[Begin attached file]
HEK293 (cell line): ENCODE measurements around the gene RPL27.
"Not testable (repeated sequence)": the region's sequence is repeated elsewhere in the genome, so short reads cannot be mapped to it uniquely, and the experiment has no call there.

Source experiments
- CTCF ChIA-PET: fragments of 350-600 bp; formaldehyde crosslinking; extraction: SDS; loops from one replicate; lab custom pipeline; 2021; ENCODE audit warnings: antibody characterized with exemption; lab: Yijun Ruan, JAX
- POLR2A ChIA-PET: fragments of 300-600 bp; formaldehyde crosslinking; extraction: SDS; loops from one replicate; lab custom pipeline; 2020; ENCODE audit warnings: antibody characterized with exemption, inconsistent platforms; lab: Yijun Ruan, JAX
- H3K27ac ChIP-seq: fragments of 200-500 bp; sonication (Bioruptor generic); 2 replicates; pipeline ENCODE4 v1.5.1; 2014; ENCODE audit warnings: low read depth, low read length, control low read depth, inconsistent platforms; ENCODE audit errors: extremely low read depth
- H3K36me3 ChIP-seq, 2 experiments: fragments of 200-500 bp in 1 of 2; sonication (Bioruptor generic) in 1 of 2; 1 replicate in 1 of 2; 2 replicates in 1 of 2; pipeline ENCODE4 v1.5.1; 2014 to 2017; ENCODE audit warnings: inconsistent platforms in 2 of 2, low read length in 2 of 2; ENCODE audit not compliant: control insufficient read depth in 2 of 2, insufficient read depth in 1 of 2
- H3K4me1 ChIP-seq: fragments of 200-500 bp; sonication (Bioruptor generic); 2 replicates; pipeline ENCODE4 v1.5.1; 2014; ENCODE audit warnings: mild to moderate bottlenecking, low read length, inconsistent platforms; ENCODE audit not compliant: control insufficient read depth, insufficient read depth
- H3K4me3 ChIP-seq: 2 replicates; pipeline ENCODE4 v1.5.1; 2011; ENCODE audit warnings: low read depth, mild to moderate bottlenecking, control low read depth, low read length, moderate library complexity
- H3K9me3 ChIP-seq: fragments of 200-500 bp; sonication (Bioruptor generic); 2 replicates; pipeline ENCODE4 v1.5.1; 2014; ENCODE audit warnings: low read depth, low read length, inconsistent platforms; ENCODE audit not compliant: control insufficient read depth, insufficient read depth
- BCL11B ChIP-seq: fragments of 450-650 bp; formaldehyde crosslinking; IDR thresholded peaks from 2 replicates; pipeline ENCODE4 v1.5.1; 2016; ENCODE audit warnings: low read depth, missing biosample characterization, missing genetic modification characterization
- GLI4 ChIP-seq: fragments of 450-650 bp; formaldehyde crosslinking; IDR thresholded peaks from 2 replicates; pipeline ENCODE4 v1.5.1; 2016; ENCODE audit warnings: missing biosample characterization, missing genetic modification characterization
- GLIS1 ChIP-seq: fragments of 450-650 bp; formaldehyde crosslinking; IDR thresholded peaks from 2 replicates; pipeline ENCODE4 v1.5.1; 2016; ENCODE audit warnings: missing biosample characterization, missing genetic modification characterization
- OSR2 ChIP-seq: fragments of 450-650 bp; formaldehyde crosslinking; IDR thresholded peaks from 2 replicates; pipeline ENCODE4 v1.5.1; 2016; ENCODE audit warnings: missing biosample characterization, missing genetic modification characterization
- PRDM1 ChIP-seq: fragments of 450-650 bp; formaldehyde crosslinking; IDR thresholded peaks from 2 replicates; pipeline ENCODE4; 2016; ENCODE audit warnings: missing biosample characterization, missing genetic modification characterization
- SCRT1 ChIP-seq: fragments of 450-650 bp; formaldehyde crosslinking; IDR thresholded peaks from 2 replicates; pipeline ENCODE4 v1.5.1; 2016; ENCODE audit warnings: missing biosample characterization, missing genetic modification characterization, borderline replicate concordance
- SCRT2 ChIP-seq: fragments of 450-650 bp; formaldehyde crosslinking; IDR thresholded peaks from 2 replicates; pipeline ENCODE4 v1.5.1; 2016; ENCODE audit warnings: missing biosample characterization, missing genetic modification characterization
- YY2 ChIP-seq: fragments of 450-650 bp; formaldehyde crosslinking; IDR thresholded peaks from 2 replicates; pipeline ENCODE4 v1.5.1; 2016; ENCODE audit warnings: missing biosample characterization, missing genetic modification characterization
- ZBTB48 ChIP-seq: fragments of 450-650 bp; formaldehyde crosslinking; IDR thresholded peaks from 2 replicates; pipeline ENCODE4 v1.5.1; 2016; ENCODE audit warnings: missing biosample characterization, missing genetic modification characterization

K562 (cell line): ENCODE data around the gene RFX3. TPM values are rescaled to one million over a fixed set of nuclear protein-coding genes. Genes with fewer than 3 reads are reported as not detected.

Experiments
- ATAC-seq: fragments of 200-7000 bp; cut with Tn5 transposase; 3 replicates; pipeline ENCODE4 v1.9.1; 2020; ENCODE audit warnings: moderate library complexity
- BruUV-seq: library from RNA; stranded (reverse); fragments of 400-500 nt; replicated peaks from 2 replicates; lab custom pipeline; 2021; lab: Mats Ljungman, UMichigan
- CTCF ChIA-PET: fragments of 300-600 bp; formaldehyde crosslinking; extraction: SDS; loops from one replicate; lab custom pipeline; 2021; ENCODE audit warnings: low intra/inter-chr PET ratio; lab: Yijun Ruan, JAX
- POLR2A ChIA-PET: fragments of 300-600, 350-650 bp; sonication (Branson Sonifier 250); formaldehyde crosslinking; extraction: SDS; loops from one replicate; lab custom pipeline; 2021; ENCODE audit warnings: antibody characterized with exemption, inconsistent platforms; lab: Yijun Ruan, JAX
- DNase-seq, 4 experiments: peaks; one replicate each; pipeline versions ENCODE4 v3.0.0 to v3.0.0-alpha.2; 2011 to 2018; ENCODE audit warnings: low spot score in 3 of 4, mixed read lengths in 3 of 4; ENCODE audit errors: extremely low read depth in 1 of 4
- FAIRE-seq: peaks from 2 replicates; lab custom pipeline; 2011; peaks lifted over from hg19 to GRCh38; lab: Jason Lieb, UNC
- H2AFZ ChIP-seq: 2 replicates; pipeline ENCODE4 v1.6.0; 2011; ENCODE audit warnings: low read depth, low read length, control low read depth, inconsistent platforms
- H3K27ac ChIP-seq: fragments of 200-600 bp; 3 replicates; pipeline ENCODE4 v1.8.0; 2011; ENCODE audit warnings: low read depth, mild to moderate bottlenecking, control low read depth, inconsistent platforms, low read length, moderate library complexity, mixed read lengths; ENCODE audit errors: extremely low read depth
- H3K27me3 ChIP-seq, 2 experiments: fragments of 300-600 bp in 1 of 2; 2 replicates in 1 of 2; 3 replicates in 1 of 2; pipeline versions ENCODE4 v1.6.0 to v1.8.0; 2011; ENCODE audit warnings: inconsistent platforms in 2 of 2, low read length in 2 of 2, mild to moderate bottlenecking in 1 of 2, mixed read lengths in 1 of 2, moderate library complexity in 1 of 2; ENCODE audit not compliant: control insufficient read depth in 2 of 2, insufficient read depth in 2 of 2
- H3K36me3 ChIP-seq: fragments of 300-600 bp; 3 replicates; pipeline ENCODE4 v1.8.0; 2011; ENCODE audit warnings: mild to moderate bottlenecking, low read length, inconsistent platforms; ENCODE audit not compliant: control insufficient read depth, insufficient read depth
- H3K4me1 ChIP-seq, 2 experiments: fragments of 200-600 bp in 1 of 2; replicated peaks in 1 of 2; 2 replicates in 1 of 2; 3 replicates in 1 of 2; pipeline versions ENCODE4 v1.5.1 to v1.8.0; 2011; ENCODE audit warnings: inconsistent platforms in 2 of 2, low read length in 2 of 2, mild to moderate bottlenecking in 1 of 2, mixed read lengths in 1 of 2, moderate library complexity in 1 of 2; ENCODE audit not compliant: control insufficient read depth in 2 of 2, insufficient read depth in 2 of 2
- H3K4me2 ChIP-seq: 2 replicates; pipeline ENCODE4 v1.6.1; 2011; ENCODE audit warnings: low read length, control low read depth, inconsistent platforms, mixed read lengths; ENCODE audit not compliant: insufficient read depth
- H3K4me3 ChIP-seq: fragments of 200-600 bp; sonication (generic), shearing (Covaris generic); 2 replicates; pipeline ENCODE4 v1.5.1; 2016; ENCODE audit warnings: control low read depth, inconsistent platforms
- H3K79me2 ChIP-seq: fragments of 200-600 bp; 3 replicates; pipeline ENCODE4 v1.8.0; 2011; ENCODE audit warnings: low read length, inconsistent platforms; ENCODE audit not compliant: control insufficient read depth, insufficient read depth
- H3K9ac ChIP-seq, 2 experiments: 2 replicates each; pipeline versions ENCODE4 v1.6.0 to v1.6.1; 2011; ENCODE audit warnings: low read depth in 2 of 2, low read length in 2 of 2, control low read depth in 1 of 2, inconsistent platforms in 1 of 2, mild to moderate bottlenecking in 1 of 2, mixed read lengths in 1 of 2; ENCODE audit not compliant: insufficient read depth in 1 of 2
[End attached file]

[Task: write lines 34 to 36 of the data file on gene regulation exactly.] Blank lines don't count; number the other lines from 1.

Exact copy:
- H3K4me3 ChIP-seq: fragments of 200-600 bp; sonication (generic), shearing (Covaris generic); 2 replicates; pipeline ENCODE4 v1.5.1; 2016; ENCODE audit warnings: control low read depth, inconsistent platforms
- H3K79me2 ChIP-seq: fragments of 200-600 bp; 3 replicates; pipeline ENCODE4 v1.8.0; 2011; ENCODE audit warnings: low read length, inconsistent platforms; ENCODE audit not compliant: control insufficient read depth, insufficient read depth
- H3K9ac ChIP-seq, 2 experiments: 2 replicates each; pipeline versions ENCODE4 v1.6.0 to v1.6.1; 2011; ENCODE audit warnings: low read depth in 2 of 2, low read length in 2 of 2, control low read depth in 1 of 2, inconsistent platforms in 1 of 2, mild to moderate bottlenecking in 1 of 2, mixed read lengths in 1 of 2; ENCODE audit not compliant: insufficient read depth in 1 of 2